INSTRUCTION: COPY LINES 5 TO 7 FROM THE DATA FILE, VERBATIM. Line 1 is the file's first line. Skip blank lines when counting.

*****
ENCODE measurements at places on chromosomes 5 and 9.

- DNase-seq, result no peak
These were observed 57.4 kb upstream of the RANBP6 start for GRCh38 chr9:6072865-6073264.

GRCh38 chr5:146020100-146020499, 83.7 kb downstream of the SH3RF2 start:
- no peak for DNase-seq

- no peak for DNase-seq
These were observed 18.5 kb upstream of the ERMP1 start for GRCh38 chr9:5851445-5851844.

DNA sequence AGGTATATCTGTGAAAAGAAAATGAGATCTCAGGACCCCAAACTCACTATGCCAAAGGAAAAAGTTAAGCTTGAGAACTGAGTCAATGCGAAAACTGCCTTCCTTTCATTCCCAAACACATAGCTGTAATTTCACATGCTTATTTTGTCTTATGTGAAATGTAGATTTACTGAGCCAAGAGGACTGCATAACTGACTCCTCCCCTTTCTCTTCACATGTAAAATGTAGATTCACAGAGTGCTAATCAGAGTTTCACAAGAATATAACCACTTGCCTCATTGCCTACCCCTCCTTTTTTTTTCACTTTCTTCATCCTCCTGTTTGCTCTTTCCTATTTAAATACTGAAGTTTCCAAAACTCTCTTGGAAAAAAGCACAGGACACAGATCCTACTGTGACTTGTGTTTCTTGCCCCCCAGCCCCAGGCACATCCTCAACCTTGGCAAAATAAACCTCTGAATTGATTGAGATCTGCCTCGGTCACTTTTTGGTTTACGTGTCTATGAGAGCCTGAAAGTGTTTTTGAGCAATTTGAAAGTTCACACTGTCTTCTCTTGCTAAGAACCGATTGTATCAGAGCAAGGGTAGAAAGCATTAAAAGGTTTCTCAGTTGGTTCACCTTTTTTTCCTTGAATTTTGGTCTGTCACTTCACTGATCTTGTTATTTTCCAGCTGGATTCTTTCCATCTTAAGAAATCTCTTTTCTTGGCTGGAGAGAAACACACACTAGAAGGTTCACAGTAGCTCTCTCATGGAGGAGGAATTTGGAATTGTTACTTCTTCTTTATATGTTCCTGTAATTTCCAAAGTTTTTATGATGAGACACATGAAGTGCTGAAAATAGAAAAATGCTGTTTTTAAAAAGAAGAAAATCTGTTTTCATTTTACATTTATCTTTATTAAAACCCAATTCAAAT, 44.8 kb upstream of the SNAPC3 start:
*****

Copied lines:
- no peak for DNase-seq

- no peak for DNase-seq
These were observed 18.5 kb upstream of the ERMP1 start for GRCh38 chr9:5851445-5851844.